The British Youth Council are calling on the UK government to announce its plans to replace significant funding lost since the UK’s exit from the EU. Following the ratification of the new trading and cooperation agreement with the European Union, organisations in the UK have lost access to Erasmus Plus.
The youth-led charity is calling on Ministers to take steps to address the €1 billion shortfall in funding which will affect many organisations across the UK. More than 4,800 UK-based projects were awarded funding between 2014-2018. The EU programme enabled organisations to support young people to develop new skills, gain vital international experience and boost their employability. UK Youth Parliament and UK Young Ambassadors, which are coordinated by the British Youth Council, have both received significant funding and support from the European programme.
Sarah Staples, Chair, British Youth Council said: “It cannot be right that young people have lost out as a result of this new deal with the European Union. Many UK youth organisations will have to scale back their work with young people or stop their work altogether if this funding is not replaced. The government must prioritise creating some certainty for the future of this funding so young people can continue to have access to these opportunities in post-Brexit Britain.”
The programme was also well-known for student exchanges and enabling young people to study, volunteer and gain work experience. Despite promising otherwise, the UK government will no longer participate in any part of the programme. The government have since announced the inception of the Turing scheme, which is due to commence in September 2021, and will allow young people to study and do work placements in other countries. However, the British Youth Council has concerns that without action and a like-for-like replacement for Erasmus Plus young people in the UK will lose access to the informal educational opportunities which they have been able to access until now.
The national youth council has written to Gavin Williamson CBE MP, Secretary of State for Education and Oliver Dowden CBE MP, Secretary of State for Digital, Culture, Media and Sport to urge action so organisations can continue to deliver for young people post-Brexit.
The British Youth Council recognises that the majority of young people voted to remain in the European Union back in 2016. At the time young people were very concerned about employability prospects, opportunities for young people, threats to our education system and rising racism and fascism within our society. The British Youth Council urges the government to work with young people to ensure that they are given a voice on the global stage and to work with them to give them opportunities for education, to build relationships across national and cultural boundaries and to build their employability prospects.
The British Youth Council’s UK Young Ambassadors have conducted an investigation into the challenges for young people trying to secure high-quality jobs. The year-long extensive consultation has found that young people continue to face challenges when trying to access employment.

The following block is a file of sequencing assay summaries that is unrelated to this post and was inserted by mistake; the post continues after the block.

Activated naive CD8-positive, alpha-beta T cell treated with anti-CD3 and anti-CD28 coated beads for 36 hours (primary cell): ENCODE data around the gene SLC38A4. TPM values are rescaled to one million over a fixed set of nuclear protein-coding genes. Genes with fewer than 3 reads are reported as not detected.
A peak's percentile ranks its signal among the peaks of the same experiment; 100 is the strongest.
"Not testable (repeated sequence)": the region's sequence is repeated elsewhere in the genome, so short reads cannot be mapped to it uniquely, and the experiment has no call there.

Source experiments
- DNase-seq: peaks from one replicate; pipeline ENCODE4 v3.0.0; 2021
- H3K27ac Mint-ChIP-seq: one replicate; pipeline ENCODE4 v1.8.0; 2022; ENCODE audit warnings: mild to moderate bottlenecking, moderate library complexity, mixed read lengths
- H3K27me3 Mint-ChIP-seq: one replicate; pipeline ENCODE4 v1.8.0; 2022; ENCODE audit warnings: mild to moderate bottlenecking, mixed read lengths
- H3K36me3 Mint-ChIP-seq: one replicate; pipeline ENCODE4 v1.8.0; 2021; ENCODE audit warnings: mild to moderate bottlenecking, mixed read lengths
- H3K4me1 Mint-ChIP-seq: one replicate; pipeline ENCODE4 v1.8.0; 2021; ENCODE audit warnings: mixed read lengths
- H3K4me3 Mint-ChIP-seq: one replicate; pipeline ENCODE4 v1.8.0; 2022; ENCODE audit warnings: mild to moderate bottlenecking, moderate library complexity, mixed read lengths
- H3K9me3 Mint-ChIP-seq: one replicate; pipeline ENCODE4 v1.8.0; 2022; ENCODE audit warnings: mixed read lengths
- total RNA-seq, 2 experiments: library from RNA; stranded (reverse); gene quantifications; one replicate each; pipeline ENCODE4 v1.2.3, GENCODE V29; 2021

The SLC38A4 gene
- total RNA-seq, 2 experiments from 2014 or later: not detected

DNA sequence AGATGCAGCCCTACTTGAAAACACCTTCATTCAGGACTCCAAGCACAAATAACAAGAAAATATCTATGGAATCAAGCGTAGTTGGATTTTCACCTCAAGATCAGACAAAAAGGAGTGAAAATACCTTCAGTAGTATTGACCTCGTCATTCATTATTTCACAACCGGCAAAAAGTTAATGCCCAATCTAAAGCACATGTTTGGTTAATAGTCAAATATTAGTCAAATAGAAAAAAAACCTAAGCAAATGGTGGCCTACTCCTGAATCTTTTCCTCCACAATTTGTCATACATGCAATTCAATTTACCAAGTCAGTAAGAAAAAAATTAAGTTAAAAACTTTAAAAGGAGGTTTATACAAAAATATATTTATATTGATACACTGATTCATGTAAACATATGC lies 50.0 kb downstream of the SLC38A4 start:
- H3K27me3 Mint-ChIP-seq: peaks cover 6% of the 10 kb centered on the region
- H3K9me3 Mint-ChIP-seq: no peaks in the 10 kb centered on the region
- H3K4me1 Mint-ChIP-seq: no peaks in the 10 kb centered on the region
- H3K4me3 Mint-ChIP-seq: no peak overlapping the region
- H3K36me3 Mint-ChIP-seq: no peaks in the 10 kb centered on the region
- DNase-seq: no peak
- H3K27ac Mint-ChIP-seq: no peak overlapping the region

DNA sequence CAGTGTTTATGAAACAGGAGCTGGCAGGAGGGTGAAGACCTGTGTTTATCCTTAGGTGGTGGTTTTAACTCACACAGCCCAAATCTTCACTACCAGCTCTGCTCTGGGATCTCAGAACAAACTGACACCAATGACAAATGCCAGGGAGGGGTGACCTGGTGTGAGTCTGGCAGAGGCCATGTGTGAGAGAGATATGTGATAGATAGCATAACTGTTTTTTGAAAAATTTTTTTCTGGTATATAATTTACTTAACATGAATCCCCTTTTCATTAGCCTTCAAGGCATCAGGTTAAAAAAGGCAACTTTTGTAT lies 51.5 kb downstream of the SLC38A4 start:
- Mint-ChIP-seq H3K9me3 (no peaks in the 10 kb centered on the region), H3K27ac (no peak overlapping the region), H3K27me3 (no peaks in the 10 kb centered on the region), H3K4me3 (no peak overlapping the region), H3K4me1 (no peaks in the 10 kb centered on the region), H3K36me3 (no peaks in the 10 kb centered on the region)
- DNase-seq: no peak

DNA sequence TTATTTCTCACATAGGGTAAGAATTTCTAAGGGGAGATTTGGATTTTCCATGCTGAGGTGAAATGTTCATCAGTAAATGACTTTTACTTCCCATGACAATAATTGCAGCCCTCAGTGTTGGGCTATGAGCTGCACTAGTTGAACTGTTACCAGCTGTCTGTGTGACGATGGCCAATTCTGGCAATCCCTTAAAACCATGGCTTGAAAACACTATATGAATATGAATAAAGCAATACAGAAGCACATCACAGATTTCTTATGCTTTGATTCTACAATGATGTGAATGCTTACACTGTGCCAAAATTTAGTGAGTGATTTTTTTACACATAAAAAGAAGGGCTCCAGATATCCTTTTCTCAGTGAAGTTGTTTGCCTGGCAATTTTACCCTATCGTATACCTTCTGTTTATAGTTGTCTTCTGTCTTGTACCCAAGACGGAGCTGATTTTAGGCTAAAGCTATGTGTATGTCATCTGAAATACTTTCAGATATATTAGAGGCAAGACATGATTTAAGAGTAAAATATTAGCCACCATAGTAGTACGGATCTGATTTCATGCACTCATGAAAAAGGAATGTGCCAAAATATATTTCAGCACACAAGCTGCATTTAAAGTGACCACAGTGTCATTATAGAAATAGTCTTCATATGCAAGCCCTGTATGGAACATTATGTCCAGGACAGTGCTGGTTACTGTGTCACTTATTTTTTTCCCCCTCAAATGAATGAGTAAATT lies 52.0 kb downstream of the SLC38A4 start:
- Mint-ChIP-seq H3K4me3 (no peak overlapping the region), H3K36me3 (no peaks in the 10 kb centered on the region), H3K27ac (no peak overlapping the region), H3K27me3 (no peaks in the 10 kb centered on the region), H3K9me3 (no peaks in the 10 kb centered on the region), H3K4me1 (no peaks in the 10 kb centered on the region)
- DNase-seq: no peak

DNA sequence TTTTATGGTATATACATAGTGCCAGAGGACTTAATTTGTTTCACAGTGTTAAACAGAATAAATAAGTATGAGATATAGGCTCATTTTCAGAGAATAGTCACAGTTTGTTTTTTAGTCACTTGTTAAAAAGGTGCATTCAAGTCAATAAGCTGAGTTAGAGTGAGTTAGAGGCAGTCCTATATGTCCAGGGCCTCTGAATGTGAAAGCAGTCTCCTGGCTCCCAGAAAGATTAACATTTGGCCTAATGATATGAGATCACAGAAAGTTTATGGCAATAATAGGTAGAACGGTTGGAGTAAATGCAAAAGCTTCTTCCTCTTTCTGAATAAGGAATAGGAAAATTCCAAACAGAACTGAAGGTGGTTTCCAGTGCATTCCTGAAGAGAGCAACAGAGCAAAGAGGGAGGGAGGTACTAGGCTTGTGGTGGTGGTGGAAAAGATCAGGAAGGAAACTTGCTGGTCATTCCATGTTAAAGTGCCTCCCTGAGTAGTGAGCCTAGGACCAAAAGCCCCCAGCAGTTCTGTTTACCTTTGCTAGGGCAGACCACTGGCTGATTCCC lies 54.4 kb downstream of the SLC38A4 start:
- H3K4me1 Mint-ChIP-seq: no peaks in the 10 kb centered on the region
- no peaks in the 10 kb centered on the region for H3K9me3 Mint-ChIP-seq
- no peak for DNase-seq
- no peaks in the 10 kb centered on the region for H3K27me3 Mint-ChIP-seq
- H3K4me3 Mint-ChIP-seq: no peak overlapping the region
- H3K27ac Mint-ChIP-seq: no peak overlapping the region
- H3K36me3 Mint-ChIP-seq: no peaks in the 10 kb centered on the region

The report, which was co-funded by the European Union, is published following a series of events, focus groups and a survey. As part of the investigation, the ambassadors looked at the future of work, how education prepares people for the world of work, the social protection that young people need, ensuring jobs for those with additional needs and the role of work experience in accessing the labour market. The group make a series of recommendations to combat what many young people stated was a ‘sense of hopelessness’.
Megan Doherty, UK Youth Ambassador for Northern Ireland said, “Young people face a multitude of issues when they attempt to access the labour market in the UK. If we want to address these issues we must take meaningful steps to combat the concerns young people have highlighted.
“It cannot be right that any young person feels hopeless when thinking about their future career and I hope we’re able to use this report to drive change for our generation of young workers.”
Sarah Staples, Chair, British Youth Council the organisation that runs the programme said: “The work we’ve been doing to platform young people’s voice in Europe remains an important part of ensuring young people have a say in all the decision making.
“Young people across the UK are about to face a very challenging time in the labour market and I’m glad we’ve been able to highlight some of the existing inequalities which will only widen if they’re not combatted as part of our COVID-19 recovery plan.”
Following a nationwide consultation, a free university education has been declared the biggest priority for young people across the UK. The Make Your Mark ballot, which was delivered online, called on young people aged 11-18 to choose which issue they felt was a priority.